Home Internet of Things Aerospace Apparel Energy Defense Health Care Logistics Manufacturing Retail

What Else Can You Do With an RFID Fashion Label?

Don't use RFID just for logistics and inventory management. Here are a few ways in which retailers can employ the technology to provide new services to their customers.
By Kurt Bischof
Jul 21, 2013

At present, radio frequency identification labels are predominantly used for managing inventory on a retailer's sales floor. After goods are purchased, their RFID labels often experience a sudden end of life—either because the point-of-sale RFID device performs the Electronic Product Code (EPC) kill command, or because the customer tears the label off and throws it into a waste bin.

The good news is that at this point, the RFID label has already delivered a substantial return of investment to the retailer, by reducing shrinkage by as much as 50 percent and improving shelf inventory accuracy by 65 percent to more than 90 percent, thereby boosting sales by as much as up to 14 percent, due to product availability. The use of RFID can also enable omni-channel retailing, by providing accurate in-store inventory information, whereby the store functions like a distribution center, enabling customers to place an order via the Internet, and then pick up the ordered merchandise at the nearest brick-and-mortar shop.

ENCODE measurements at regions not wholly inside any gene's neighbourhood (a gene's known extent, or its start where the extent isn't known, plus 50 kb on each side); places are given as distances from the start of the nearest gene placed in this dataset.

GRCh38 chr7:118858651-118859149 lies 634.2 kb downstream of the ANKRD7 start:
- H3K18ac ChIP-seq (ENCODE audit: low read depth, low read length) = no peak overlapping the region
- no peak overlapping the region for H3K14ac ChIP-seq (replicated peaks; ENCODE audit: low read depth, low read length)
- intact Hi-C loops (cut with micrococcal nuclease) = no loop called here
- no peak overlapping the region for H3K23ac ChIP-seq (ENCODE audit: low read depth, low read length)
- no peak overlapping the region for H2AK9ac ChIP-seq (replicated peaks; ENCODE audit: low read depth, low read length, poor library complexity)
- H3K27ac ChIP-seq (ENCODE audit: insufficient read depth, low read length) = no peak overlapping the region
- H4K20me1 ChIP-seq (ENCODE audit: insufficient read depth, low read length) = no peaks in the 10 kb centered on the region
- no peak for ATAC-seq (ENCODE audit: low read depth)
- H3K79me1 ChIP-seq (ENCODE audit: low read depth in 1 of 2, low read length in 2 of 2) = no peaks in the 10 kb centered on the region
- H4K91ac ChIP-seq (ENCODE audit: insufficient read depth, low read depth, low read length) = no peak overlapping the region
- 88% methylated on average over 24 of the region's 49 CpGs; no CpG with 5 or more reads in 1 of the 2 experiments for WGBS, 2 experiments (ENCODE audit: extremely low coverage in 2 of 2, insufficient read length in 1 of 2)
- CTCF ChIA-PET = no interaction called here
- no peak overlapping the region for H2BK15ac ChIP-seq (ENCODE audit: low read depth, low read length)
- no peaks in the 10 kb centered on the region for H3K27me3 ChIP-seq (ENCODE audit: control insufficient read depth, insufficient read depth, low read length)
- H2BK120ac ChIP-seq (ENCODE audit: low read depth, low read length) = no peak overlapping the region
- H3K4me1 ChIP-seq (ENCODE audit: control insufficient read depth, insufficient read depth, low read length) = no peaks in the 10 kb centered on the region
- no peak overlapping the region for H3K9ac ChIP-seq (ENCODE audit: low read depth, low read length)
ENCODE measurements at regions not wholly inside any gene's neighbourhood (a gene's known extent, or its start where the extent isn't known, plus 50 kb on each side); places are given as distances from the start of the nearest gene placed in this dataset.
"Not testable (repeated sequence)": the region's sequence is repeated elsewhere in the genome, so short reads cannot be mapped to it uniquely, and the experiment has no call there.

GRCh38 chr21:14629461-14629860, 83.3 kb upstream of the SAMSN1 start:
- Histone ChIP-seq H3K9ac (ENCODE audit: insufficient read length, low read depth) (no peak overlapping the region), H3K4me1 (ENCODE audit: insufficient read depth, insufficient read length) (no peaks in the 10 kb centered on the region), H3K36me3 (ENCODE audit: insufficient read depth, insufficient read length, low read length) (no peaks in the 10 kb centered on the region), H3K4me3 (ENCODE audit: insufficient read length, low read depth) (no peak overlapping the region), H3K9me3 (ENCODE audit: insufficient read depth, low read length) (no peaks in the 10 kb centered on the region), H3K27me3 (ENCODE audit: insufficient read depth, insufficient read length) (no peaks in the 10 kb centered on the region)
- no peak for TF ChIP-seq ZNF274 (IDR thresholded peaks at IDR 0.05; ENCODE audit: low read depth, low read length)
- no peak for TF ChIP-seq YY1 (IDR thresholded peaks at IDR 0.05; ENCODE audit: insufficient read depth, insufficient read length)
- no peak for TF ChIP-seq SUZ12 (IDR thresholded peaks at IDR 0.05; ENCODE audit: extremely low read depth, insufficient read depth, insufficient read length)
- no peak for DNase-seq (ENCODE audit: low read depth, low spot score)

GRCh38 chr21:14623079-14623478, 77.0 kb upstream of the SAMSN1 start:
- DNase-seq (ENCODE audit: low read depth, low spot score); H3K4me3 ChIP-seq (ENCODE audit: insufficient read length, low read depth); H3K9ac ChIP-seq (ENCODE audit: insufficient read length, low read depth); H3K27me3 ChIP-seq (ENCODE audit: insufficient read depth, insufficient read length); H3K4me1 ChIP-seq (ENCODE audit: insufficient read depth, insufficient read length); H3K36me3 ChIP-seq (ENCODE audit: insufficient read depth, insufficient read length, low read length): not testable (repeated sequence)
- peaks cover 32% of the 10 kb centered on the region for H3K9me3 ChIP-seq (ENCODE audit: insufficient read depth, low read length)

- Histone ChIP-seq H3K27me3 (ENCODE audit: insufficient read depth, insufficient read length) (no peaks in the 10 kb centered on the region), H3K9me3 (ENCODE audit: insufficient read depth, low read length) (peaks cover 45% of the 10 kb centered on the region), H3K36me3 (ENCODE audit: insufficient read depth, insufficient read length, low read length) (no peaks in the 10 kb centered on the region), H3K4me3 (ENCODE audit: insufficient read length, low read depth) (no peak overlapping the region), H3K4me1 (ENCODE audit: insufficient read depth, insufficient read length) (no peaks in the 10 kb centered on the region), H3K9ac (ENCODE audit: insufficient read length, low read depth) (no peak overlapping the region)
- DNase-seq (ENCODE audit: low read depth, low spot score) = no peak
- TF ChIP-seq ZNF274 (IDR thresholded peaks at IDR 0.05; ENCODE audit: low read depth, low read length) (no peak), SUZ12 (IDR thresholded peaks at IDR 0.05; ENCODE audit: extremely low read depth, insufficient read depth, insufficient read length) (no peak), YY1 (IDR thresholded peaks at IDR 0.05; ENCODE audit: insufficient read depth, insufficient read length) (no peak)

The reason for destroying the RFID label shortly after the point of sale is perceived to have its origin in consumer privacy concerns. However, even today, many customers consciously decide to leave the labels on the garments they buy, at least until they arrive at home and are certain they will keep those items.

So, what else could we do with an RFID fashion label?

There are several different categories of consumers, including teenagers, working mothers, students, businessmen and more. Consumers can even be a mix of several types. Most are frequent users of smartphones and tablets, and utilize the Internet as an information source and an instant cure for almost everything. For them, the act of tapping an RFID label on an in-store terminal is no big deal.

What's more, installing an RFID consumer interaction application does not need to be a large investment, nor is it rocket science. There are a number of small ultrahigh-frequency (UHF) readers available that simply plug into a tablet's USB or earphone connection. The fact that only short communication distances are required brings the cost of hardware down to a very low level.

Login and post your comment!

Not a member?

Signup for an account now to access all of the features of RFIDJournal.com!

Case Studies Features Best Practices How-Tos
Live Events Virtual Events Webinars
Simply enter a question for our experts.
RFID Journal LIVE! RFID in Health Care LIVE! LatAm LIVE! Brasil LIVE! Europe RFID Connect Virtual Events RFID Journal Awards Webinars Presentations
© Copyright 2002-2016 RFID Journal LLC.
Powered By: Haycco